As the last of the ice is quickly melting, many people look forward to getting their boats back in the water.
This also means groups will once again head to boat launches in an effort to keep Aquatic Invasive Species [AIS] out of the lakes.
AIS can be determinantal on a lake’s a health.
Eurasian Water Milfoil, Curly-Leaf Pondweed, and Spiny Water Fleas have all been found in lakes in Vilas County.
“Once they’re in there it is very hard to get them out. Most of the time you’re just not going to. In some of our instances we don’t even know how to manage them,” said Vilas County Lake Conservation Specialist Cathy Higley.
That’s why Higley works so hard to prevent the invasive species from getting in the lakes in the first place.
Clean Boats, Clean Waters is a large part of that effort.
The county conservation office works with other agencies, lake associations, and volunteers to monitor boats coming in and out and public boat launches.
Last year, volunteers and paid staff spent nearly 10,000 hours monitoring lakes in Vilas County.
One of the more challenging parts of the effort to stop AIS spread is securing the funding.
“Counties were in that position where they have someone hired and then they put in for another competitive grant and then they don’t get it. Somebody ranks higher and they end up having staff leave because of the job goes away,” said Higley.
Higley is hoping the DNR’s new Lake Monitoring and Protection Network will help.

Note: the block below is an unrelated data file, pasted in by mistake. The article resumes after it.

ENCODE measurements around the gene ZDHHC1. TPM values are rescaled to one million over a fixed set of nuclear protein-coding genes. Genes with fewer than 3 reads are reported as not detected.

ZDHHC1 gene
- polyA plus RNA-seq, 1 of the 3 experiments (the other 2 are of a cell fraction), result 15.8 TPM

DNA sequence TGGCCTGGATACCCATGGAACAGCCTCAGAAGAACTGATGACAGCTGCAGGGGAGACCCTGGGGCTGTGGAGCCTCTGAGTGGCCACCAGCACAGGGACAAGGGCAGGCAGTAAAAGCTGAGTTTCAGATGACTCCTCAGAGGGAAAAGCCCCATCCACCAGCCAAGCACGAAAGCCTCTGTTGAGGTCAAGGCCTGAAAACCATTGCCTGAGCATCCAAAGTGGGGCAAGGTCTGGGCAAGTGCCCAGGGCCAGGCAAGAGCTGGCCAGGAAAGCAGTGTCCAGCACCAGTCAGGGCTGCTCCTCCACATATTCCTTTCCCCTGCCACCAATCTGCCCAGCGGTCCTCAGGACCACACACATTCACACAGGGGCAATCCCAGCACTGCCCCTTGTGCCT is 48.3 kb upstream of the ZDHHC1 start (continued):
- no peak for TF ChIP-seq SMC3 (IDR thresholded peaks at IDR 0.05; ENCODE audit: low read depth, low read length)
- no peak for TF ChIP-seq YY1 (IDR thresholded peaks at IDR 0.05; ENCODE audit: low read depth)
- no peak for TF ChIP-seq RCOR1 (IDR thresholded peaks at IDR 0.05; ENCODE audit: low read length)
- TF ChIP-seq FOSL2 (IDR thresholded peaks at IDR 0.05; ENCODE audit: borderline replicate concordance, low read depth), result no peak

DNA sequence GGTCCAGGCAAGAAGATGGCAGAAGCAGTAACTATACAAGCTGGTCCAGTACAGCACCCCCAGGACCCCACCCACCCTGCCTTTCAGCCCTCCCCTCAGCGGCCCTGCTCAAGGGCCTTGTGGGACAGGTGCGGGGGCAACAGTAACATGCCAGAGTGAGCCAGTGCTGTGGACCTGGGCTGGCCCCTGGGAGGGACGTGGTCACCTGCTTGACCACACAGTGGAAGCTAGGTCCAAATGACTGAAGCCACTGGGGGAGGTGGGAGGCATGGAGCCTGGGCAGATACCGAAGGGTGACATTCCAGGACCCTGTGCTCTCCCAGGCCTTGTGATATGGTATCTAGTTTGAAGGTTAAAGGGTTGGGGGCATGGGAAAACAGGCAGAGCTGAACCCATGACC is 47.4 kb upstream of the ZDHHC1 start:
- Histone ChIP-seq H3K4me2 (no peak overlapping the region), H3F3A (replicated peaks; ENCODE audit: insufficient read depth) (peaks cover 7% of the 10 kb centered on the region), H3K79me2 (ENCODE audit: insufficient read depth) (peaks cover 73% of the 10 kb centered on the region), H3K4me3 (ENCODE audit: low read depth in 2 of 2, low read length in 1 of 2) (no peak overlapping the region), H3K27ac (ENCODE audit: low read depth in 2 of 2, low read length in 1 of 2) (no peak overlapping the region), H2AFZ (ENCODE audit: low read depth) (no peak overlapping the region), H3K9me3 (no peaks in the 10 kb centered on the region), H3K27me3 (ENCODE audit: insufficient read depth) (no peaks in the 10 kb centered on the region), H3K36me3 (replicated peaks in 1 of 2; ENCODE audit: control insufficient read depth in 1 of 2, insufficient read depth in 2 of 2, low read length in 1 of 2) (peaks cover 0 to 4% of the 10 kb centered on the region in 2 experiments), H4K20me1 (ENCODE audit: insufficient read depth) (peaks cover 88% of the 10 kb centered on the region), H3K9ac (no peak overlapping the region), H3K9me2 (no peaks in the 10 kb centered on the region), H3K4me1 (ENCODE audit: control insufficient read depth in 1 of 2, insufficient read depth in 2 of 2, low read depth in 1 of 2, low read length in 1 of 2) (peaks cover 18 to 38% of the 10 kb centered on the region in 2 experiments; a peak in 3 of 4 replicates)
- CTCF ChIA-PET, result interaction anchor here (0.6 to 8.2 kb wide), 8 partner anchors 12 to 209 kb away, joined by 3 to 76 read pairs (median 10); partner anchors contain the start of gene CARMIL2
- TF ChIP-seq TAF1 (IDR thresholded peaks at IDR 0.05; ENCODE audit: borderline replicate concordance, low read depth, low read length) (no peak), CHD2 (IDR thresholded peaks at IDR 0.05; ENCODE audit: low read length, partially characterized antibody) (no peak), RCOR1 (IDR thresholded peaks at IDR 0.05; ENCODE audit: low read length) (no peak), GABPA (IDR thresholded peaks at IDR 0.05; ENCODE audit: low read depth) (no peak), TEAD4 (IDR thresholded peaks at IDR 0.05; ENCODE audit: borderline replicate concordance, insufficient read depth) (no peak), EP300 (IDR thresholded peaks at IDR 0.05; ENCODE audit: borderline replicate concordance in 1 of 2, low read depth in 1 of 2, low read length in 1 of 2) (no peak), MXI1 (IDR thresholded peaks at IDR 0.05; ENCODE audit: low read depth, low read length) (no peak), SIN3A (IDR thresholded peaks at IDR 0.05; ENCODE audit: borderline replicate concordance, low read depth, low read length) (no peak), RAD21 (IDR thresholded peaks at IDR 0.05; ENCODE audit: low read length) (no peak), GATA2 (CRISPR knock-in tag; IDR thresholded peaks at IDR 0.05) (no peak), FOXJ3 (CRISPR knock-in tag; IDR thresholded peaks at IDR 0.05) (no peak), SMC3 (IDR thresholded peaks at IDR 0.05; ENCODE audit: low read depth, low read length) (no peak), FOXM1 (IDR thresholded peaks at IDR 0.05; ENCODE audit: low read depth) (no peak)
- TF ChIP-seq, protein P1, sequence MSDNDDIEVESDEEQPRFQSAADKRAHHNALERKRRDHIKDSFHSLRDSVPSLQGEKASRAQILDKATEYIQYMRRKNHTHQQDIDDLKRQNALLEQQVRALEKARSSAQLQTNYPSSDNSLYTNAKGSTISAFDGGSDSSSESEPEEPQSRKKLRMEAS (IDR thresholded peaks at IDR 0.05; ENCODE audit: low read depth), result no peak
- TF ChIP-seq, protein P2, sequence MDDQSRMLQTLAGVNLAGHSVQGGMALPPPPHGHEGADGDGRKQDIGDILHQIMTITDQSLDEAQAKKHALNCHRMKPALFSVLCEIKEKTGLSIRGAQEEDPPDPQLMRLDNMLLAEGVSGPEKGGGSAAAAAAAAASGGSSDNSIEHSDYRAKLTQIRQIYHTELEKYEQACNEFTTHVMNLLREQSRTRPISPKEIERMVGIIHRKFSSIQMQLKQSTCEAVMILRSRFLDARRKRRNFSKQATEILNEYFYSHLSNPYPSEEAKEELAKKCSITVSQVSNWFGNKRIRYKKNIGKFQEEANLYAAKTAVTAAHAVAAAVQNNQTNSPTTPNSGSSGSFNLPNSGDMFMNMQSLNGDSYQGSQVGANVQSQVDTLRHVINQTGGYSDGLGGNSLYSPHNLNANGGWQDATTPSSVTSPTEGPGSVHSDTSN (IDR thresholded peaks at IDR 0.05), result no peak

It sets up AIS funding more like a contract and less like a grant. The DNR will distribute the funds based on a number of factors like AIS presence, the amount of surface water, and public access availability.
The state is also encouraging neighboring counties to work together to monitor lakes in the area.
“The DNR just can’t afford to give full time aquatic invasive species coordinator program money to every county. So they’re counting on counties to either cover the gaps or to regionalize,” said Higley.
Vilas County works with the North Lakeland Discovery Center and the Lac du Flambeau Tribe to help fight AIS.
Highly thinks in the long-term this program will be for the better.
“I think it’s going create just a bit more consistency and people who live on the lakes and who love our lakes won’t really be as questioning as you, ‘where do I go with the concerns?’ So I think after time, it’s just going to be a bit more stable of a situation,” said Higley.
A little over half of all Wisconsin counties signed on this year.
The DNR expects more to join when the next funding cycle begins in the fall.